Pulse

By GCN Staff

Blog archive

Virtual Shooter mechanical arm tests ammo--and saves joints

A mechanical arm, developed as a Small Business Innovation Research project, will help reduce injuries to government employees who are responsible for testing thousands of rounds of ammunition weekly.  

The Virtual Shooter’s mechanical arm and hand replicate major human bone and muscular structures during the firing process and should spare human shooters from stress injuries and chronic nerve and joint pain.

The Department of Homeland Security’s Armory Operations Branch tests more than 200,000 rounds of ammunition and a variety of handguns annually before they are approved for use in the field.

“This repetitive firing takes a toll on the shooters and results in stressed joints, debilitating pain, and other physical injuries. The Virtual Shooter will go a long way in in reducing, if not eliminating, those injuries,” explained John Price, program manager of the Science &Technology Directorate’s First Responder Group.

The Virtual Shooter project was demonstrated in March 2014 at the Immigration and Customs Enforcement armory in Altoona, Pa., where agents tested multiple weapons and ammunition.

Radiance Technologies, the commercial partner that developed the prototypes, demonstrated single- and a double-armed models that fired multiple handgun and ammunition types.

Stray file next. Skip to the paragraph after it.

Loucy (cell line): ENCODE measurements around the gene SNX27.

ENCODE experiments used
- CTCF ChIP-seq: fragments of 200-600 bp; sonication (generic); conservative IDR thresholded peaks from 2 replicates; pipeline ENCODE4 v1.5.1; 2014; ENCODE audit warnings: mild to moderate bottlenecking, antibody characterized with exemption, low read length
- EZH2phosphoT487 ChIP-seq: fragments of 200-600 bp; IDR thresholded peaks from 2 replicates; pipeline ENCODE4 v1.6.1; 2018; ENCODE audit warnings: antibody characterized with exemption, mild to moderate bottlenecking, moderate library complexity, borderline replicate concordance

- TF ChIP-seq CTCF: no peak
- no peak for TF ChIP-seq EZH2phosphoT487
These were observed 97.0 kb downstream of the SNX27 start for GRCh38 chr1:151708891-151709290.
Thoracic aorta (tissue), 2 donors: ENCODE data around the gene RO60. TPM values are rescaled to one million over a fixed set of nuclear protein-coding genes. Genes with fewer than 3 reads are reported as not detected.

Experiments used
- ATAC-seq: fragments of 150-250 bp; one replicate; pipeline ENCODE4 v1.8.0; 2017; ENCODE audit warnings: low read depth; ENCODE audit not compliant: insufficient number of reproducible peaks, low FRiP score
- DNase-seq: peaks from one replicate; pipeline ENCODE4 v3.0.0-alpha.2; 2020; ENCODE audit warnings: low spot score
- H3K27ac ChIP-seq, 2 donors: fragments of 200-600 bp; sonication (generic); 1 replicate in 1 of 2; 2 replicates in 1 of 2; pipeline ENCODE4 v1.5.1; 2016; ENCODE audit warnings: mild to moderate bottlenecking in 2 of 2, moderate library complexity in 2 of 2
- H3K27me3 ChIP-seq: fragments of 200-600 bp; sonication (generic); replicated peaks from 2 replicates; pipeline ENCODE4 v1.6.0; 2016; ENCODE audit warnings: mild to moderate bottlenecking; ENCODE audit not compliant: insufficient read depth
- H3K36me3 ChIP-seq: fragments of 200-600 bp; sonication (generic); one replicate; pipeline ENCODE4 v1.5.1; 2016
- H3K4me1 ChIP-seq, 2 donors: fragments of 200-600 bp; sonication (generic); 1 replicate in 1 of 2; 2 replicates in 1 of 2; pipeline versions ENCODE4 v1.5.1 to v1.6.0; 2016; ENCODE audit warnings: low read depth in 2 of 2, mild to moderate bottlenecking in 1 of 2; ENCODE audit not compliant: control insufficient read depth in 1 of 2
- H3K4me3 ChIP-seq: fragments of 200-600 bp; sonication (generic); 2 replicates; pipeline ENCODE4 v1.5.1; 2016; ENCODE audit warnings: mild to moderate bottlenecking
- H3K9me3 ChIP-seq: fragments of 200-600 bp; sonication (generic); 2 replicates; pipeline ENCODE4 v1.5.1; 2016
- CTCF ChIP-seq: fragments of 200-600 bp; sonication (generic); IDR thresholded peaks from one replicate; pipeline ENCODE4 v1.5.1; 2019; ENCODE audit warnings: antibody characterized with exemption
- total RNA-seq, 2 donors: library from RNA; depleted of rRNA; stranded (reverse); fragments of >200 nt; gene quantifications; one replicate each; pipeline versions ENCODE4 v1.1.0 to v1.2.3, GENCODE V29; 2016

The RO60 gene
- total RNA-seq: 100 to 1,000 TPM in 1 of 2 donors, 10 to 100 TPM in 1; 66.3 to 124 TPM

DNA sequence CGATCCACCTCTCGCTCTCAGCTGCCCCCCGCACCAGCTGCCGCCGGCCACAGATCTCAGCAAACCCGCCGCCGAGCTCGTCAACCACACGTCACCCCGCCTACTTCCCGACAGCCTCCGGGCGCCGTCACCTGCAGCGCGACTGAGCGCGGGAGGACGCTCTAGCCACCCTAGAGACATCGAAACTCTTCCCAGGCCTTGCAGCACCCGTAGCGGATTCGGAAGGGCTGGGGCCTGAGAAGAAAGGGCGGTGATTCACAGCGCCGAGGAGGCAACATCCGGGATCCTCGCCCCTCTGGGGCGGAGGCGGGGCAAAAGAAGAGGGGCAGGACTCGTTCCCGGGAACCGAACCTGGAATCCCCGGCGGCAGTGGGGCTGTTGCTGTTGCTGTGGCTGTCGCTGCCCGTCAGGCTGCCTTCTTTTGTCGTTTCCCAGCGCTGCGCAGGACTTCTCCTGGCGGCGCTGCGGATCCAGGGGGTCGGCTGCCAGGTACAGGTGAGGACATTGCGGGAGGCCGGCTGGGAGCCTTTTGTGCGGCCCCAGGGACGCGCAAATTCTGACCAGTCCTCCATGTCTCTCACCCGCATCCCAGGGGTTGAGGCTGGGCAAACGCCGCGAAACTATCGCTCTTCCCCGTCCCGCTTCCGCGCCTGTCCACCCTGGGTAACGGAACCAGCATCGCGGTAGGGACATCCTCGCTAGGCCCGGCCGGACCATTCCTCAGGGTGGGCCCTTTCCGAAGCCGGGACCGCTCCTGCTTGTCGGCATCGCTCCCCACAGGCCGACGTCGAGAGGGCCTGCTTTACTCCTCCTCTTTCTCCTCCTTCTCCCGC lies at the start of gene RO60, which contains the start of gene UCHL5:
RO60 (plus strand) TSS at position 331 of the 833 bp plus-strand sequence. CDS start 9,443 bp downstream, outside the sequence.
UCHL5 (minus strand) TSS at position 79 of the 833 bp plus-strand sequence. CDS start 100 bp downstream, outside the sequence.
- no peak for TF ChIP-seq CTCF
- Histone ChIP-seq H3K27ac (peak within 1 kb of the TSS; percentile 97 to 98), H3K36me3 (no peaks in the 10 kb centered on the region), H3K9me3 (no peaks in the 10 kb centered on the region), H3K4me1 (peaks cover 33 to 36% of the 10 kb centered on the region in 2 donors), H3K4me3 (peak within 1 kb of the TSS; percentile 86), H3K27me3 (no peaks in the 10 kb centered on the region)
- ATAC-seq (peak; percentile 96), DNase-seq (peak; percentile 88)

Over the next year, Radiance Technologies will develop and deliver the second and final prototype. The model will then be available commercially for government and industry use.

Posted by GCN Staff on May 20, 2014 at 9:21 AM


Featured

  • Defense
    The U.S. Army Corps of Engineers and the National Geospatial-Intelligence Agency (NGA) reveal concept renderings for the Next NGA West (N2W) campus from the design-build team McCarthy HITT winning proposal. The entirety of the campus is anticipated to be operational in 2025.

    How NGA is tackling interoperability challenges

    Mark Munsell, the National Geospatial-Intelligence Agency’s chief, talks about talent shortages and how the agency is working to get more unclassified data.

  • Veterans Affairs
    Veterans Affairs CIO Jim Gfrerer speaks at an Oct. 10 FCW event (Photo credit: Troy K. Schneider)

    VA's pivot to agile

    With 10 months on the job, Veterans Affairs CIO Jim Gfrerer is pushing his organization toward a culture of constant delivery.

Stay Connected

Sign up for our newsletter.

I agree to this site's Privacy Policy.